Archbishop of Canterbury: "My successor needs a newspaper in one hand and a Bible in the other"

Archbishop of Canterbury Dr Rowan Williams said today that his successor was going to have to map the Biblical vision of humanity and community onto the worst situations in society.

Canadian ACC-15 delegates with Archbishop of Canterbury: L-R Dean Peter Elliott, Bishop Sue Moxley, Archbishop Rowan Williams, Suzanne Lawson. ACNS
Canadian ACC-15 delegates with Archbishop of Canterbury: L-R Dean Peter Elliott, Bishop Sue Moxley, Archbishop Rowan Williams, Suzanne Lawson. ACNS

Speaking at the final media conference after the end of the Anglican Consultative Council in New Zealand, Archbishop Williams said the issues discussed at the meeting–including environmental change and ending domestic violence–were “actually questions about what kind of humanity we’re seeking to promote and serve, which is a deeply Christian question.”

He said he thought that when people were probing the church on certain issues, they were actually asking how the church could help them “be really human”.

“We believe as a church we have unparalleled resources for enriching humanity that way.”

In response to a question about what qualities the next Archbishop of Canterbury needs to have, he quoted Karl Barth who he described as “the greatest theologian of the 20th century.”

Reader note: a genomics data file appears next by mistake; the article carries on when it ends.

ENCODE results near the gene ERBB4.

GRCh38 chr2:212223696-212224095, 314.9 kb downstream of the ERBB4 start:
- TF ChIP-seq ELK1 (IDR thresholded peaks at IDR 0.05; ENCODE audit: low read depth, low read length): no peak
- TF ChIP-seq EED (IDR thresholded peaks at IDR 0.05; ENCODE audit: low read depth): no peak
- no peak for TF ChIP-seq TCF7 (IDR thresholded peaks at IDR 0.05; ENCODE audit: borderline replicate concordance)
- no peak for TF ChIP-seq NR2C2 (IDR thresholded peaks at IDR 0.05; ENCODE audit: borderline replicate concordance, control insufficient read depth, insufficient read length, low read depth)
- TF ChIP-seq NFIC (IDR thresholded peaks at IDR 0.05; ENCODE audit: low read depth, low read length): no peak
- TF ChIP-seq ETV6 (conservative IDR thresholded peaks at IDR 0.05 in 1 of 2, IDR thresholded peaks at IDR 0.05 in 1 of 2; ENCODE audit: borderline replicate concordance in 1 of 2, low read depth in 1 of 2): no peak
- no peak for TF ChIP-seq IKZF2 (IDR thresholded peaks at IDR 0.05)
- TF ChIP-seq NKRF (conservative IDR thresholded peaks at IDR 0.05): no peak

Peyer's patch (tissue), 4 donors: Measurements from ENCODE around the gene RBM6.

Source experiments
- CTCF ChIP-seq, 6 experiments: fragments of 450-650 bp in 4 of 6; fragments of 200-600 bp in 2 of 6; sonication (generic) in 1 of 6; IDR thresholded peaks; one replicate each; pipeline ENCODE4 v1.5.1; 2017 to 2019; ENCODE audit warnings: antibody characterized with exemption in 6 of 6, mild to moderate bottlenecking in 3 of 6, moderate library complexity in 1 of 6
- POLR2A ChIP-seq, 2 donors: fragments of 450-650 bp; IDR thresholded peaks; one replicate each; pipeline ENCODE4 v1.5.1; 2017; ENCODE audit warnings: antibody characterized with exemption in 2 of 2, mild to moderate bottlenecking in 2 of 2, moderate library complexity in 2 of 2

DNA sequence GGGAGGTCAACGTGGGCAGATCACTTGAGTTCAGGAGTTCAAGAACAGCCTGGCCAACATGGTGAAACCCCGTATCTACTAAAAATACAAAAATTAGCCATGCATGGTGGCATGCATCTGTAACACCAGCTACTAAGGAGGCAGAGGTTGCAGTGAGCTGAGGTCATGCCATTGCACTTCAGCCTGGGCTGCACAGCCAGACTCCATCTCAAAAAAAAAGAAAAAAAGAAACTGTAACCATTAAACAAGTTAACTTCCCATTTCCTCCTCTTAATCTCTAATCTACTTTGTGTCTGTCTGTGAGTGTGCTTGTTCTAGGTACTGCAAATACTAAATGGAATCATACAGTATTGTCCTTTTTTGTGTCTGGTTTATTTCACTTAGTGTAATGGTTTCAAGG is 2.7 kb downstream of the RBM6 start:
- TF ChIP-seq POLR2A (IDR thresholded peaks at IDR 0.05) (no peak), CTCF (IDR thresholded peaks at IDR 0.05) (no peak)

“I think it was put very well by a theologian of the last century who said, ‘You have to preach with a Bible in one hand and a newspaper in the other’.

“You have to be cross-referencing all the time and saying ‘How does the vision of humanity and community that’s put before us in the Bible map onto these issues of poverty, privation, violence and conflict?’ And you have to use what you read in the newspaper to prompt and direct the questions that you put to the Bible: ‘Where is this going to help me?’

“So [regarding the qualities of his successor] I think somebody who likes reading the Bible and likes reading newspapers would be a good start!”

In this last ever press conference as the President of the ACC, The Archbishop of Canterbury also told the gathered media that the members of the ACC had had “a really quite remarkably constructive couple of weeks together.”

In answer to questions from the media about the progress that ACC made over their time at Auckland’s Holy Trinity Cathedral, Abp Williams mentioned, among other topics, the resolution regarding the protocols for Christian witness in a plural world. The resolution had been endorsed by the ACC that morning.

“We don’t manipulate, we don’t bully, we don’t undermine; we try to engage in dialogue, and it would have been good to have bit more time to anchor that in specific situations…but everybody knows the difficulties in certain situations, in Nigeria, in Sri Lanka where the church is up against very violent opposition sometimes. But even so we wanted affirm those principles.”

He said that the pattern of the ACC meeting, held between 27 October and today (7 November) had been about drawing up a “policy picture for the Communion as well as some quite intensive work on where it’s going to be practical in regions and nations.”

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